Saudi Arabia: A Self-Imposed Shut Down?

It’s been an unusual year in Saudi Arabia.  Or, is it actually just part of the norm?  The summer holidays started in June with the closing of schools which resulted in the travel surge of both expatriates and Saudis out of the Kingdom.  However prior to schools resuming in force, Ramadan began.  As a result schedules remained in flux with the Ramadan hours that went into effect.  The Ramadan hours were then proceeded by Eid al Fitr which had the holiday season continued for another week with the closures of banks, government offices, schools and many places of business.  During the month between Ramadan and Hajj, school was resumed in the Kingdom and life began to take on a semblance of normalcy.  Those expatriates and Saudis alike who may have taken extended holidays began to return to the Kingdom.  Yet again all too soon the Hajj holidays arrived and once again there was closure of schools, banks, business and another mass exodus both within and outside of the Kingdom as many chose to embark upon yet another holiday.  Hajj has ended and one may think it would bring on a return of normalcy at least until the end of the school year since the two extended holiday periods in Saudi Arabia are over.  However now the Christian holidays are upon the world which will have many of Saudi’s expatriates choosing to leave the Kingdom to celebrate Thanksgiving and Christmas with their families.  So in a sense, normalcy and full business as usual may not actually occur until January 2011.  How does this “self imposed shut down” really impact on Saudi’s economy?  On it’s education system?  On work ethics and “business as usual?”

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6 Responses

  1. It is certainly something. A few years back, I had the Eid-Adha closer to Christmas break. We were on the KSA scehdule in the UAE and we never knew unitl the last moment how much time we had off, even though our contracts would stipulate otherwise. For some or even many people, a lot time off is nice, but for me it was too much. My bank pretty much went to a grinding halt since it was both on the Islamic schedule and the universal bank holidays, plus more. On top of that , there is not much to do since hours are chopped.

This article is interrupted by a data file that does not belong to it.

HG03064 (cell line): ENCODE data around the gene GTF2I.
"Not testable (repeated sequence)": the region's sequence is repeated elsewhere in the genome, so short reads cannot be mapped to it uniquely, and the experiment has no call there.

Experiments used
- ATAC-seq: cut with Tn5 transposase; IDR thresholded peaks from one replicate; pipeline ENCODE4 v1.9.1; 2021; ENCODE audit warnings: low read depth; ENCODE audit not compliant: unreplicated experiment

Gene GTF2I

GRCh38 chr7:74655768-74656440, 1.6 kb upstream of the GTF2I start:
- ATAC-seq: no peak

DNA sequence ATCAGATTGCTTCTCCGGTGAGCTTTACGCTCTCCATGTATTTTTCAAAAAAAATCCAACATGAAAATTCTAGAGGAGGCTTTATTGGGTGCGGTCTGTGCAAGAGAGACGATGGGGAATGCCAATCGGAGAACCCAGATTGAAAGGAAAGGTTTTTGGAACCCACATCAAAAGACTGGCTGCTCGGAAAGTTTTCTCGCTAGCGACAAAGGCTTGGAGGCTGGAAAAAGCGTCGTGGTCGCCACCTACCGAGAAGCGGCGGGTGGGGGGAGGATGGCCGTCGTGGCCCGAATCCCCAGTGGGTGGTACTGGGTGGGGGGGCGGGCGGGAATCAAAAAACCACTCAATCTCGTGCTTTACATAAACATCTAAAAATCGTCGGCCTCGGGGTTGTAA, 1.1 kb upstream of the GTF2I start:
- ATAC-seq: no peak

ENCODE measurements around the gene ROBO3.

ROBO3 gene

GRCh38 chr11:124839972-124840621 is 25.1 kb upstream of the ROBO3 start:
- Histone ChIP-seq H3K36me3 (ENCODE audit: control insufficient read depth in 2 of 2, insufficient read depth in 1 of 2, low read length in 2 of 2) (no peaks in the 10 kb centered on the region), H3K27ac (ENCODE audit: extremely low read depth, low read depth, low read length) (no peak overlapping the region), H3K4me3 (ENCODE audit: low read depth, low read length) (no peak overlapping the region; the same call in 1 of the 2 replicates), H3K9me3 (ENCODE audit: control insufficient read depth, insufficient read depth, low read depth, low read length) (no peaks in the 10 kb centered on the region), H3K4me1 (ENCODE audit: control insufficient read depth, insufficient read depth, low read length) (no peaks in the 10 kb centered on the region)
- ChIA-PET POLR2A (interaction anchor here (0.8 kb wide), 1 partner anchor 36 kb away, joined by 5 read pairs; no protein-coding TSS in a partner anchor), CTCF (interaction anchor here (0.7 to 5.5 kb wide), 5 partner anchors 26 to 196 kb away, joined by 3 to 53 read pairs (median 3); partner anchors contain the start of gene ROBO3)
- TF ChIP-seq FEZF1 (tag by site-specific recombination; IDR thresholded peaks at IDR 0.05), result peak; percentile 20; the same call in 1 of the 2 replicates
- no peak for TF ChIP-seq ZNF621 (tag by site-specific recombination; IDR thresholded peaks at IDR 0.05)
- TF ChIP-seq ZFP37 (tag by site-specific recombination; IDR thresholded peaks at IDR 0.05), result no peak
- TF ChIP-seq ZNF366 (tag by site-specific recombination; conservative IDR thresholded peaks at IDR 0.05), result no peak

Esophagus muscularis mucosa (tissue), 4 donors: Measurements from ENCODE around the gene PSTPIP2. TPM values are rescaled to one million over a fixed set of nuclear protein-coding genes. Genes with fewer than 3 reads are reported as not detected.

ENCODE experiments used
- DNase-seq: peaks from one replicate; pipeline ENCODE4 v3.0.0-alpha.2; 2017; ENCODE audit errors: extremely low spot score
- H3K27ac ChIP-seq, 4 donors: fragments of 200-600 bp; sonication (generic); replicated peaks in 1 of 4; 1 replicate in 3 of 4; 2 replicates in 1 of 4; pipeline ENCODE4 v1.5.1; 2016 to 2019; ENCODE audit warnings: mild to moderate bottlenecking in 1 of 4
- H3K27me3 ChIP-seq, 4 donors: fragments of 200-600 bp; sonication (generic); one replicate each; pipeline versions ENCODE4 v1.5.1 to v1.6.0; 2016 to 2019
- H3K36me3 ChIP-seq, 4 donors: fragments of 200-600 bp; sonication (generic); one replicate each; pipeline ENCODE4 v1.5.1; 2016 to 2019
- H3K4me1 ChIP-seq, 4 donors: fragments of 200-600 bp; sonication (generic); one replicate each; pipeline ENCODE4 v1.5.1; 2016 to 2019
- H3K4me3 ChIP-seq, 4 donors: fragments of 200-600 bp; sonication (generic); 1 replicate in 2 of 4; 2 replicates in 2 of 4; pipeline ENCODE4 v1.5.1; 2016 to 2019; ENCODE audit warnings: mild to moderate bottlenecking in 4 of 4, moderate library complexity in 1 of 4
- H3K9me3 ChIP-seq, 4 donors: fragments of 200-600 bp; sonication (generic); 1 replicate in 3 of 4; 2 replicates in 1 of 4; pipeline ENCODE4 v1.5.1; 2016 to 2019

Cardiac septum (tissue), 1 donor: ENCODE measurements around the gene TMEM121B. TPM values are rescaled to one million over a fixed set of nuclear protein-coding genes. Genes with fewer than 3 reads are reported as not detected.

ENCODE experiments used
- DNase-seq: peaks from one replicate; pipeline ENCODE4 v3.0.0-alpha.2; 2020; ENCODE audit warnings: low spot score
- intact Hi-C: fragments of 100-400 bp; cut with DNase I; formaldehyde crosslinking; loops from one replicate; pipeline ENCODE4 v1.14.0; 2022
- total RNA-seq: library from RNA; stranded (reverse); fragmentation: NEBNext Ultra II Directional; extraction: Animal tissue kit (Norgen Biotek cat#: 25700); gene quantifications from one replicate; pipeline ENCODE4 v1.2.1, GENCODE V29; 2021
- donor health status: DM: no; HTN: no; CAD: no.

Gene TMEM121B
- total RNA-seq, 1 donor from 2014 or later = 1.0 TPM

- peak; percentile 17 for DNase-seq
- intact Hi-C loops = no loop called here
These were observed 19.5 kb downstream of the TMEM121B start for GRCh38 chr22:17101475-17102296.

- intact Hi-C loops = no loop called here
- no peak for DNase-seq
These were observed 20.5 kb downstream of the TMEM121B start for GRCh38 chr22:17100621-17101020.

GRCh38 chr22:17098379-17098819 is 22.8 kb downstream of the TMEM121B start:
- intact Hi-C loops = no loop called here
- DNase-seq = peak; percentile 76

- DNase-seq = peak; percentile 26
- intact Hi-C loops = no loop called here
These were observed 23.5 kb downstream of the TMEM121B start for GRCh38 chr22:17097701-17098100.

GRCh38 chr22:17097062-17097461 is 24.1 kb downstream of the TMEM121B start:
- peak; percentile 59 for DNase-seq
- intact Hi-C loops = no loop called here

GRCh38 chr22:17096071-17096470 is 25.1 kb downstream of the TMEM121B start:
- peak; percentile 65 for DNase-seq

Yes, I think these long holidays affects the markets negativley and I do not think the simple Eid sales and travel industry is going to sustain it.
    Hopefully next year, it will be a little better as the Eids and others spread a little apart though. Personally, I cannot think of viable solution, but after a few days away from work and the slowness around, it gets boring—unless I am home visiting family and friends.

  2. One thing for sure, it makes it impossible to push any paperwork through. I had some woman at the Saudi Embassey tell me to call her back because it was almost the holidays and she was talking with her friend at her desk.

    I was like, uh oh…okay then.

    It’s like the DMV with a communication barrier.

  3. As long as Aramco is operational (the only money generating entity), the rest of the country could shut off and no one would notice.

  4. Expats may leave for Christmas, but except for expat run entities like foreign schools I don’t notice a change in business. Most foreigners don’t get time off at Christmas and work continues as normal. There are few on work contracts who can choose to go spend a holiday with family.

    One thing that makes me crazy that they do often, is several days into the school vacation the government (the King) announces they are extending the school holiday. What!!?? My kids are still home now! If I had known they would have such a long holiday I might have planned to go somewhere. Last minute vacation extensions make me bonkers. Just tell me what it’s going to be from the beginning please!

  5. Maybe unusual is the new usual?

  6. Yes; the short notice on the extension of school holidays can be annoying. We experienced that on multiple occasions.

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